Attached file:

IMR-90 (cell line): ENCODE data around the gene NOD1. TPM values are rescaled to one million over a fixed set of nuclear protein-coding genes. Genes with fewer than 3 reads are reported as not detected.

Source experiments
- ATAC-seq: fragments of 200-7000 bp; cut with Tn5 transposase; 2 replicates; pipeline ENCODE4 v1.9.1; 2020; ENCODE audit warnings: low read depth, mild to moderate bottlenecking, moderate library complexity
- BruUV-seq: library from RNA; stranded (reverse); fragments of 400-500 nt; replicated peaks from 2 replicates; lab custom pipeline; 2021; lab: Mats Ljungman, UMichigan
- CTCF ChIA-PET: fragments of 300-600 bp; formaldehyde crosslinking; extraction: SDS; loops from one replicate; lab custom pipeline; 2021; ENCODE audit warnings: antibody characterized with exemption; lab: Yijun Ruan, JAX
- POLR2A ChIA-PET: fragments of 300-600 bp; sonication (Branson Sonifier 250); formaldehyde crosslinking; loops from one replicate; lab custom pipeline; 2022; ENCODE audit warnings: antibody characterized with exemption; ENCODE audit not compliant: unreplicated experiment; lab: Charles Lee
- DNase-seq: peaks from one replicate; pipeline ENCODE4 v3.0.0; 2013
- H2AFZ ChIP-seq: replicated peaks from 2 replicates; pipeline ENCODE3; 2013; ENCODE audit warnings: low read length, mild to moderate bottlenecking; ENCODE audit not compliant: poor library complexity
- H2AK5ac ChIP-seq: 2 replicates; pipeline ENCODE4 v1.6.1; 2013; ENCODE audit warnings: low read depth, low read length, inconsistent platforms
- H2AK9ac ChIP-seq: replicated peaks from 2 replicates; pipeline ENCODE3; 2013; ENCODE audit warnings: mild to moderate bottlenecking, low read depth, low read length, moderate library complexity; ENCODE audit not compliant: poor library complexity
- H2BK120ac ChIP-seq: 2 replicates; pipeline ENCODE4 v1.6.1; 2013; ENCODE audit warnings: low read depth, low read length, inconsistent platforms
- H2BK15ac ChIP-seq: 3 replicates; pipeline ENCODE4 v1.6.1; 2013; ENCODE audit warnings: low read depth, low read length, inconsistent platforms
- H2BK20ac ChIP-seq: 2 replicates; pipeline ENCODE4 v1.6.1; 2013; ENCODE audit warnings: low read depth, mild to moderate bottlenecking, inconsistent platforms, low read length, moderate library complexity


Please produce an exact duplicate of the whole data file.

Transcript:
IMR-90 (cell line): ENCODE data around the gene NOD1. TPM values are rescaled to one million over a fixed set of nuclear protein-coding genes. Genes with fewer than 3 reads are reported as not detected.

Source experiments
- ATAC-seq: fragments of 200-7000 bp; cut with Tn5 transposase; 2 replicates; pipeline ENCODE4 v1.9.1; 2020; ENCODE audit warnings: low read depth, mild to moderate bottlenecking, moderate library complexity
- BruUV-seq: library from RNA; stranded (reverse); fragments of 400-500 nt; replicated peaks from 2 replicates; lab custom pipeline; 2021; lab: Mats Ljungman, UMichigan
- CTCF ChIA-PET: fragments of 300-600 bp; formaldehyde crosslinking; extraction: SDS; loops from one replicate; lab custom pipeline; 2021; ENCODE audit warnings: antibody characterized with exemption; lab: Yijun Ruan, JAX
- POLR2A ChIA-PET: fragments of 300-600 bp; sonication (Branson Sonifier 250); formaldehyde crosslinking; loops from one replicate; lab custom pipeline; 2022; ENCODE audit warnings: antibody characterized with exemption; ENCODE audit not compliant: unreplicated experiment; lab: Charles Lee
- DNase-seq: peaks from one replicate; pipeline ENCODE4 v3.0.0; 2013
- H2AFZ ChIP-seq: replicated peaks from 2 replicates; pipeline ENCODE3; 2013; ENCODE audit warnings: low read length, mild to moderate bottlenecking; ENCODE audit not compliant: poor library complexity
- H2AK5ac ChIP-seq: 2 replicates; pipeline ENCODE4 v1.6.1; 2013; ENCODE audit warnings: low read depth, low read length, inconsistent platforms
- H2AK9ac ChIP-seq: replicated peaks from 2 replicates; pipeline ENCODE3; 2013; ENCODE audit warnings: mild to moderate bottlenecking, low read depth, low read length, moderate library complexity; ENCODE audit not compliant: poor library complexity
- H2BK120ac ChIP-seq: 2 replicates; pipeline ENCODE4 v1.6.1; 2013; ENCODE audit warnings: low read depth, low read length, inconsistent platforms
- H2BK15ac ChIP-seq: 3 replicates; pipeline ENCODE4 v1.6.1; 2013; ENCODE audit warnings: low read depth, low read length, inconsistent platforms
- H2BK20ac ChIP-seq: 2 replicates; pipeline ENCODE4 v1.6.1; 2013; ENCODE audit warnings: low read depth, mild to moderate bottlenecking, inconsistent platforms, low read length, moderate library complexity